Maginnes On Tap: Tiger brings Sundays back

Tiger Woods pumps his fist after making a birdie putt on the 18th hole during the final round of the Memorial golf tournament.

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The McGladrey Classic

Sea Island, GA - Seaside Course

5:37:28 AM ET. 10/25/2014




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1Russell Henley-7F-9
T2Brendon de Jonge-6F-8
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When generation gaps are bridged and icons are linked, sports are better for it. Golf proved once again last weekend that it has built better bridges and narrowed those gaps more efficiently than most sports. Reverence is woven into the fabric of the game and is nurtured by those who foster the game. Romanticizing the game is easy on a Sunday such as the one we just witnessed, and maybe that's the way it should be.

There are the obvious reasons why the powers that be should be thrilled by Tiger Woods’ victory at Memorial. Mostly it is because that is all that anyone will remember after Woods walked off that final green. Ratings were through the roof (up 138 percent from last year's final round), and the world seems to be spinning on its axis again. Had Rory Sabbatini or Spencer Levin won the golf tournament, people would be writing and talking about cellphone pictures, Phil Mickelson’s second-honeymoon fatigue and Woods’ continued downfall. But all of that is ancient history now thanks to Tiger – and once again the game is much better for it.

The Memorial was a strange week all around in terms of news cycles. Fred Couples and Nick Price were announced as Presidents Cup captains. Of course, this was one of the worst-kept secrets in the game (Golfweek broke this story in its June 1 issue.) How is it possible that the PGA Tour, the same organization that can keep every disciplinary action private and every potential sponsor secluded, can’t keep the identities of two players out of the media?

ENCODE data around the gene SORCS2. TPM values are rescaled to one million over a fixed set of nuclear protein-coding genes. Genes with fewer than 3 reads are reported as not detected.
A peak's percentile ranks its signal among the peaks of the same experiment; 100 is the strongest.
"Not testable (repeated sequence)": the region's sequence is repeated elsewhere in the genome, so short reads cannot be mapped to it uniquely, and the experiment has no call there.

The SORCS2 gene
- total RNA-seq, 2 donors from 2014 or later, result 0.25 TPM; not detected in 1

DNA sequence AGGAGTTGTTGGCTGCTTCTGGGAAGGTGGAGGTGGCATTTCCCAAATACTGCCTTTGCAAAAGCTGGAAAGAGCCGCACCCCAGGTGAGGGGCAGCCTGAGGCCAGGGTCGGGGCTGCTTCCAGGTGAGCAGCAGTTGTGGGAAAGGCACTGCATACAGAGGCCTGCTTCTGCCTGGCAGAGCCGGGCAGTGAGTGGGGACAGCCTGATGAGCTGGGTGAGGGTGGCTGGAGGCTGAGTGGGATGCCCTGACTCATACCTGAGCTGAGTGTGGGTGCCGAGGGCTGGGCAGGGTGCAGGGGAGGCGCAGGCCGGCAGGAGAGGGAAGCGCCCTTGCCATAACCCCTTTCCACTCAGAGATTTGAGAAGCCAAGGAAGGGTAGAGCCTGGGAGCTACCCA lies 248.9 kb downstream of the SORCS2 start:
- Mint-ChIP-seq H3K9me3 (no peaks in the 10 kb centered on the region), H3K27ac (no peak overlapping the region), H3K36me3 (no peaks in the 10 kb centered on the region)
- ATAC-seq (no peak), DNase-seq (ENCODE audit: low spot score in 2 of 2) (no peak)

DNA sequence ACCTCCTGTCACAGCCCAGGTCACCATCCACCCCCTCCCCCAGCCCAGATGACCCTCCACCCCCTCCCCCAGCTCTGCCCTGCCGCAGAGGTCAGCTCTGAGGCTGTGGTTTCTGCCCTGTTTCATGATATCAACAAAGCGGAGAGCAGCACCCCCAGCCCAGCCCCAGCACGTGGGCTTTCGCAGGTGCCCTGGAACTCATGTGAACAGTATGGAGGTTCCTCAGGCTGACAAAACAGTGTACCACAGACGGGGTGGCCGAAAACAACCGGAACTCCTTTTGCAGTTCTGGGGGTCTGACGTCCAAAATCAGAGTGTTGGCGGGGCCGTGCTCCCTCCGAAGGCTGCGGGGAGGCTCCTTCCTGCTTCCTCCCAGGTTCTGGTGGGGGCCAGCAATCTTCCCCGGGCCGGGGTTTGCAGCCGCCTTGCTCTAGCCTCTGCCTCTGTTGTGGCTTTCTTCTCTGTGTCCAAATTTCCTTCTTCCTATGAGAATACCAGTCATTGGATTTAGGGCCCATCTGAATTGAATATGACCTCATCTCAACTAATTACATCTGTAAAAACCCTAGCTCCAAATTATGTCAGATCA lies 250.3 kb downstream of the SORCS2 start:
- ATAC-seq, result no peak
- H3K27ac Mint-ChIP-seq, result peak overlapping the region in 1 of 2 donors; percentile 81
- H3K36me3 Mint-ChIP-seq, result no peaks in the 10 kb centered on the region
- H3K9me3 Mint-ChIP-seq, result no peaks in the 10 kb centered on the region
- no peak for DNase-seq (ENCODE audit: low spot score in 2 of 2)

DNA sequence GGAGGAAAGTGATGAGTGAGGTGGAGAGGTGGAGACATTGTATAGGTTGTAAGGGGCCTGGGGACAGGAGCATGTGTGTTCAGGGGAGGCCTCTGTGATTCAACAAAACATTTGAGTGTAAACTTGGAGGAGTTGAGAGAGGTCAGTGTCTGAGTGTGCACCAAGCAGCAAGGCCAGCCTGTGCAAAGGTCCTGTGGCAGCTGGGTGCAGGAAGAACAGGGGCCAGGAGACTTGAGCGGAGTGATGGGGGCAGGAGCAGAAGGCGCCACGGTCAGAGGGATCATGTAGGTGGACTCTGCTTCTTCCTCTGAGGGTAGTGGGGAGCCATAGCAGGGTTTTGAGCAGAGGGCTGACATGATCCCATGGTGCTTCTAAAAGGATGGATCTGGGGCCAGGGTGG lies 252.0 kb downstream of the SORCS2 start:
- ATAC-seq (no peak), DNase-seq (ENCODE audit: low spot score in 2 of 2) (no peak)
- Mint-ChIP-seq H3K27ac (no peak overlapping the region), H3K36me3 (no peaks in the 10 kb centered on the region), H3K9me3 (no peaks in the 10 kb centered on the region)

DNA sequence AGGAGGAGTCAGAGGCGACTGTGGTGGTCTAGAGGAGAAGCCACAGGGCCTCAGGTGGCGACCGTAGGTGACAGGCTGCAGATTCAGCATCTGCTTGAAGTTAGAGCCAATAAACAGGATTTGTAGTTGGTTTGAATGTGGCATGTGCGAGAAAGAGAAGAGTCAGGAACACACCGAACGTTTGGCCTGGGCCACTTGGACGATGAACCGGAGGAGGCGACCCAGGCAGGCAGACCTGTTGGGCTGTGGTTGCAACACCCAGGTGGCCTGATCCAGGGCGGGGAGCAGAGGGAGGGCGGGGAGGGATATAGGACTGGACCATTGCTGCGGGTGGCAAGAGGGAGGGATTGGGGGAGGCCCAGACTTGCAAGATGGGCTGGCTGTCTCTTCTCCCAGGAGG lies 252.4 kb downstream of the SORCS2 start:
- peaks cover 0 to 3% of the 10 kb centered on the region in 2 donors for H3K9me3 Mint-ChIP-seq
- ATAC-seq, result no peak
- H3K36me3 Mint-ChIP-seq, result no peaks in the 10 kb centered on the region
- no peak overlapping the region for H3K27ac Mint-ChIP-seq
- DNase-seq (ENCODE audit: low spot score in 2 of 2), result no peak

Also early in the week the PGA Tour’s Player Advisory Council met to start or continue the process of ironing out details of the revamped qualifying system that will go into place in autumn of 2013. It seems as if the players and the media both are tiring of this process. I wouldn’t expect to hear much more about it until it is finalized, whenever that might be. The broad strokes have been painted, and the deal is closer to done. Now we will wait for the details.

Then the tournament started – and finished – in a single day for Mickelson. He cited “fatigue” from his vacation to France and Italy with his wife as the reason. Some members of the media suggested that Mickelson somehow was protesting the preponderance of cellphone cameras on the Muirfield Village Golf Club course Thursday. Mickelson reportedly even took out his own phone to send a spirited text to commissioner Tim Finchem during the round. (There was a crackdown the rest of the week and the phones were pocketed or confiscated.) In a twist of phenomenal irony, host Jack Nicklaus himself tweeted a picture at about 9 a.m. Monday after the tournament that clearly was taken from a cellphone beside the 18th green. Either that, or the picture was taken by the worst sports photographer of all-time. Ironic for several reasons, including the fact that Nicklaus said earlier in the week that he had never taken a picture with his phone. If this was his first attempt, he managed to capture history on his first try.

Rory McIlroy missed his third consecutive cut before moving on to Memphis for this week's FedEx St. Jude Classic, and Woods seems to be rounding into form. The next great rivalry apparently will have to be put on hold at least until next week at The Olympic Club. Rickie Fowler shot 84 playing with Woods on Sunday. I don’t think that anyone really knows what that means. Luke Donald, the No. 1 player in the world, continued his winless streak in tournaments in which Woods competes. Donald did win the WGC-Accenture Match Play last year, but he didn’t face Woods, so that doesn’t really count.

What will we remember most about the Memorial? That Woods put on a vintage performance and tied Jack Nicklaus for the second-most career victories in PGA Tour history, with 73, trailing only Sam Snead's 82. We will remember that the game’s two greatest champions embraced after Woods holed the final putt on 18 to win Jack’s tournament for the fifth time.

For nearly two decades, these two men have been linked. The greatest of all-time has graciously watched as the next-in-line has answered all the questions. Few questions remain, but the biggest one still remains unanswered: Will Woods tie or break Nicklaus’ record of 18 major championships?

On days such as Sunday, does it really matter?

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